She’s a street artist in L.A. She used to be depressed. Her handle is unfukyourself.
On social media she is known as unfukyourself. In person she is soft-spoken, with classic Southern California good looks—blonde hair, tan skin (though she was born on Long Island). She agreed to meet at her studio south of downtown Los Angeles, a small space in a gray building with not enough windows, in a neighborhood of old warehouses, treeless streets, and abandoned grocery carts. As I sat with her inside, I couldn’t take my eyes off a bright orange, maniacal-looking goldfish she had painted. It would soon be glued on to a building, either late at night or early in the morning when police might be on a donut run, which is easy to do in L.A. because it has the highest donut stores per capita in the United States.
Unfukyourself, who also goes by her first name, Padhia, says she only knows of one other female street artist in L.A., though more women are breaking into the scene. Maybe it’s no surprise that she needed an attention-grabbing handle. But overcoming gender barriers with cans of spray paint was never the goal. The goal was psychological exploration, expressing what Padhia refers to as “our interior human landscape.”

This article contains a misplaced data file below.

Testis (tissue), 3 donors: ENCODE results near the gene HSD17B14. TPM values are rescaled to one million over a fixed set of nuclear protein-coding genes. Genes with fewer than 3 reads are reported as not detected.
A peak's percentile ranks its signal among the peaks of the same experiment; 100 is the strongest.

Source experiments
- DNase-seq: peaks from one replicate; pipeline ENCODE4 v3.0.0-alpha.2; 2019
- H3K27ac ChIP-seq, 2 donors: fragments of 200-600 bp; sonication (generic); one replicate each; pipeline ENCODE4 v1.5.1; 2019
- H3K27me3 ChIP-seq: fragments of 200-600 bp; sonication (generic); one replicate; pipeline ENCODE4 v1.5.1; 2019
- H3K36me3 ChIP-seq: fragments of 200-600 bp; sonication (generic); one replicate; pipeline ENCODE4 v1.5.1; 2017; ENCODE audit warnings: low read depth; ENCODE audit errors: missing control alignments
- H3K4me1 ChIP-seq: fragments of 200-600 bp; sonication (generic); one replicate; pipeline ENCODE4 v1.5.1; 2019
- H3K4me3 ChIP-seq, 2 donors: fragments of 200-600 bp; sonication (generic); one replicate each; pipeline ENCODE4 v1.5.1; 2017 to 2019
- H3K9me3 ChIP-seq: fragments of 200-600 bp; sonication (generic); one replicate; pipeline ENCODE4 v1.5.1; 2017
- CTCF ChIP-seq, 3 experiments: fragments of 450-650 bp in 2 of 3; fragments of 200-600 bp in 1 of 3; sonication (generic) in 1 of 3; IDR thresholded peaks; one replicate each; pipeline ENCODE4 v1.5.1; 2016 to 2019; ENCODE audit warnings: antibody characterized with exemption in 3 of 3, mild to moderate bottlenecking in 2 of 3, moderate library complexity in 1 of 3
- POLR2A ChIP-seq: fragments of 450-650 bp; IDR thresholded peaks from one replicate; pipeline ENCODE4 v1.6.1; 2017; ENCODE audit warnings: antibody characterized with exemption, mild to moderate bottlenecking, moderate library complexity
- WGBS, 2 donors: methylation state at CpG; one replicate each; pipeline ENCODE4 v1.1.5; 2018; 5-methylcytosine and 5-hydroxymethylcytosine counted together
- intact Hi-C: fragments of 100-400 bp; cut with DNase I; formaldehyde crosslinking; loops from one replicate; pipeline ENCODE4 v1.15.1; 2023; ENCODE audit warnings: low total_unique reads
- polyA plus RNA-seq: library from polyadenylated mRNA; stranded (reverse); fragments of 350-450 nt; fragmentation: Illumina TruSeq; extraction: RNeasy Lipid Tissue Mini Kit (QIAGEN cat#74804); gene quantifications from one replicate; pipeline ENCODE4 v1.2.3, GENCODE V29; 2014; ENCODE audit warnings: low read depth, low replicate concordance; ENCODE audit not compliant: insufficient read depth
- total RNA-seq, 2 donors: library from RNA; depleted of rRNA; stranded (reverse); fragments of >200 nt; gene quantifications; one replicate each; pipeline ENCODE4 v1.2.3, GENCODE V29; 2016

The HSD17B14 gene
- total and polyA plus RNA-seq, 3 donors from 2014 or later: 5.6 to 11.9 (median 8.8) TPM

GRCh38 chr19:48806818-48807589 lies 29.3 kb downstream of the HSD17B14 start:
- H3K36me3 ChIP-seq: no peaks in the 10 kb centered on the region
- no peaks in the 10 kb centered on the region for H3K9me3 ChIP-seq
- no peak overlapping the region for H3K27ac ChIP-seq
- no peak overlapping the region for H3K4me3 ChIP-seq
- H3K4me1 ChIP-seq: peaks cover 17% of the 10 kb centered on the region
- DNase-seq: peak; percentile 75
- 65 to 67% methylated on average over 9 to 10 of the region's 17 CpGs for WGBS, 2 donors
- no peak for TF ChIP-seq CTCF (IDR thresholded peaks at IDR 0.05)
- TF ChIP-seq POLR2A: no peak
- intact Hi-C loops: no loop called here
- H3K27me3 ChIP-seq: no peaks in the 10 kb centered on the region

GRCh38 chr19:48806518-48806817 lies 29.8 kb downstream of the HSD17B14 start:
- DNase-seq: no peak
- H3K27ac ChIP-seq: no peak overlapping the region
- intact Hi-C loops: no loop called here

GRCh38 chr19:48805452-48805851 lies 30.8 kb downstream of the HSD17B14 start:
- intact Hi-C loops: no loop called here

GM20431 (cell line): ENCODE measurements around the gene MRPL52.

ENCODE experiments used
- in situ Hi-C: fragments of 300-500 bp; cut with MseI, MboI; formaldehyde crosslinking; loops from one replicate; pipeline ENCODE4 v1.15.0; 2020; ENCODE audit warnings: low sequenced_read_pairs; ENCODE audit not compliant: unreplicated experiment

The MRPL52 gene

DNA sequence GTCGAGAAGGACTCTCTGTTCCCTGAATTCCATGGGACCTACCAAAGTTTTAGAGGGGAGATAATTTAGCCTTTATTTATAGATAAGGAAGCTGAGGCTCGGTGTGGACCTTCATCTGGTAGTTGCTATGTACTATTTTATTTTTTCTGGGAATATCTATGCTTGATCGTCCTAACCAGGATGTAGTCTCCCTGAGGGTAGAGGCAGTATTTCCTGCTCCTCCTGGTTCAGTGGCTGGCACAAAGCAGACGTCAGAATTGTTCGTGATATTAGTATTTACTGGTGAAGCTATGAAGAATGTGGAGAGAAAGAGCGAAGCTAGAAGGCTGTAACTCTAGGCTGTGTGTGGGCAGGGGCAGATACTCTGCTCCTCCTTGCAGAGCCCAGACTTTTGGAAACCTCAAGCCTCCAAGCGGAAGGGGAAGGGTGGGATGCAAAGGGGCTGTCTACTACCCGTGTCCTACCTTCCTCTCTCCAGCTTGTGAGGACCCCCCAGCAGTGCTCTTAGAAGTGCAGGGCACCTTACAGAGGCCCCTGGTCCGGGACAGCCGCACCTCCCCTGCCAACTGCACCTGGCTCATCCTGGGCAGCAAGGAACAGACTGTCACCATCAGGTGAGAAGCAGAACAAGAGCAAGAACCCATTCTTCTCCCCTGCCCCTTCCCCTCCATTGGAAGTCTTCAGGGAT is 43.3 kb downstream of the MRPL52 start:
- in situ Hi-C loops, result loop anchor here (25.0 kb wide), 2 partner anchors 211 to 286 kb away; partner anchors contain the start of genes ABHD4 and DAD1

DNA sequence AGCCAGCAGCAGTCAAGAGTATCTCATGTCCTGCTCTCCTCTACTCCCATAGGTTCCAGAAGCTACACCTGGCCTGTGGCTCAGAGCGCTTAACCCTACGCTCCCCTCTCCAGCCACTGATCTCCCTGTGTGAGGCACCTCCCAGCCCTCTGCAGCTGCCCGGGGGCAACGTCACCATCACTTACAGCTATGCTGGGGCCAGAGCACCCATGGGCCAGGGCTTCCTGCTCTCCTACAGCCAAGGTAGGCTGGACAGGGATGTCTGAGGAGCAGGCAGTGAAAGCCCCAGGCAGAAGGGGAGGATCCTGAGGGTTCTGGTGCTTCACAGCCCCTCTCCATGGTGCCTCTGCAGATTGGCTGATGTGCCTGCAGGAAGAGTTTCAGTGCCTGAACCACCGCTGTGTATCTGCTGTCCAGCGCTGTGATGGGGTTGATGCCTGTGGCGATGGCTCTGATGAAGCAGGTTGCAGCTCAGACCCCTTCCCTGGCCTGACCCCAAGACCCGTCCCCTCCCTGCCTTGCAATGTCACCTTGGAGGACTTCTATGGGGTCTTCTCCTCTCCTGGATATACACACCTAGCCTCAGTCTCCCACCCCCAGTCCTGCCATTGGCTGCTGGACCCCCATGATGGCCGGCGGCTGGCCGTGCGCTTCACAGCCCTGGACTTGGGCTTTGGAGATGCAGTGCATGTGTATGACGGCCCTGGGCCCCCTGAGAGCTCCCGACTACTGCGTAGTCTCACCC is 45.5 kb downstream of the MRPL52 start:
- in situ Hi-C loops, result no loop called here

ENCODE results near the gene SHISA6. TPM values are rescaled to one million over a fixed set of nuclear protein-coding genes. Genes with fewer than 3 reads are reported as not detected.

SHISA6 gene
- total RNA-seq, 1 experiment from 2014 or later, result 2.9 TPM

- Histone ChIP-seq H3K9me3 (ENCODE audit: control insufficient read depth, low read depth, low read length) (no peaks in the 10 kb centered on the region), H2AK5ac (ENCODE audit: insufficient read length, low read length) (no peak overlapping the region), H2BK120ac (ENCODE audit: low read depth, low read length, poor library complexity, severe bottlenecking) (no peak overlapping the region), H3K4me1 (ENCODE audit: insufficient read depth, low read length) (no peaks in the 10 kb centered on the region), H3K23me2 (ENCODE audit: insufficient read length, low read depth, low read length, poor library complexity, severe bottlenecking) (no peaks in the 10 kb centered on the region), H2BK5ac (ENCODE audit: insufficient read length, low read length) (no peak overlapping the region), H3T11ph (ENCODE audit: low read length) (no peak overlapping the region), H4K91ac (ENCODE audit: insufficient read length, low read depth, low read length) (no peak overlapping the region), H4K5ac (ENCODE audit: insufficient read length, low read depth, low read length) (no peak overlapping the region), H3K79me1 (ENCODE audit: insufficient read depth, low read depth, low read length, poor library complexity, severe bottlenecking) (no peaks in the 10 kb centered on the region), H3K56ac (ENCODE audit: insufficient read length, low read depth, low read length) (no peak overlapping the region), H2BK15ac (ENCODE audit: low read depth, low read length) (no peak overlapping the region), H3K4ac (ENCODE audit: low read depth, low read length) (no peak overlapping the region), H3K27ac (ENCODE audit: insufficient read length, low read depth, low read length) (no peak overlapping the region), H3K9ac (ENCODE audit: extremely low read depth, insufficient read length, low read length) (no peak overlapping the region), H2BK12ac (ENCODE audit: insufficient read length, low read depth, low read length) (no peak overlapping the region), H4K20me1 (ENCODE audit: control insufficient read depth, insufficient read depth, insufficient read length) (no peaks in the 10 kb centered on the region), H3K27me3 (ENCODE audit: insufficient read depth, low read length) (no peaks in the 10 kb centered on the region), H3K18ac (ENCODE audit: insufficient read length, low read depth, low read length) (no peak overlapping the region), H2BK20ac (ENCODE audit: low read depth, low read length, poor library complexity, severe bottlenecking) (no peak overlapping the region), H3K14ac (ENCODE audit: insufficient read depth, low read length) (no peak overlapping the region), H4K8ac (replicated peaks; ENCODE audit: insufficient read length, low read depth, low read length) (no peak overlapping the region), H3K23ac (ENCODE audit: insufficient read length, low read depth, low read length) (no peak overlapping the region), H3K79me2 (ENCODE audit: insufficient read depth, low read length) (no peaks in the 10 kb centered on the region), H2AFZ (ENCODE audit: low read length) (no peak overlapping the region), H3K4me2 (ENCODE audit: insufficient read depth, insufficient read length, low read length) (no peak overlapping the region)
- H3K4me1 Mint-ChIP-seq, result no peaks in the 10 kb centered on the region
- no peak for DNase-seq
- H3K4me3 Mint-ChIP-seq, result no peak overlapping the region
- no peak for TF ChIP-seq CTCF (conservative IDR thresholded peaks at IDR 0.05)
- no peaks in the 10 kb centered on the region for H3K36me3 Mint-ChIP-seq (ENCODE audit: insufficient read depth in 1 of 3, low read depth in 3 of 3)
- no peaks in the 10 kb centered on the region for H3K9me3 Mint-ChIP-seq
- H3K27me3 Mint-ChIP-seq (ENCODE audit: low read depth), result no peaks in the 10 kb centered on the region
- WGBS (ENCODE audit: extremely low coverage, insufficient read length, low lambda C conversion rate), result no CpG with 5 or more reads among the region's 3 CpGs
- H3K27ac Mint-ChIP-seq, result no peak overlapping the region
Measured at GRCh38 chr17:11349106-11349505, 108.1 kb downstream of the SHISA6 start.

Many street artists are inspired by pop culture, politics, and social trends, yet Padhia’s paintings and installations are personal reflections: on her difficult upbringing, her diagnoses of depression and anxiety, her time at a Post-Traumatic Stress Disorder treatment center, her history with therapists, the ups and downs of taking various pharmaceuticals over the years, trying to find a treatment that worked. “I used to be so consumed with shame,” she says. One colorful installation from this past spring could have been mistaken for something cheerful at a distance but was actually a pile of giant pills in lively hues of reds, blues, and yellows. Made of chicken wire and paper mâché, the piece was titled “Self Portrait From a Few Years Back” and sat outside an Urban Outfitters on Melrose Avenue during May, Mental Health Awareness Month.
A conversation with Padhia about emotional wellbeing swings between feeling like a chat with IT support and feeling like a session with a life coach. She describes the heart and the brain as “our own personal operating system, both of which must be in sync for happiness” and the messages in her work as “reprogramming.” Operating systems can be “reinstalled,” she says, and working our way out of the darkness and suffering, healing old pain, setting “an emotional destination and believing in yourself” is a “journey to freedom.”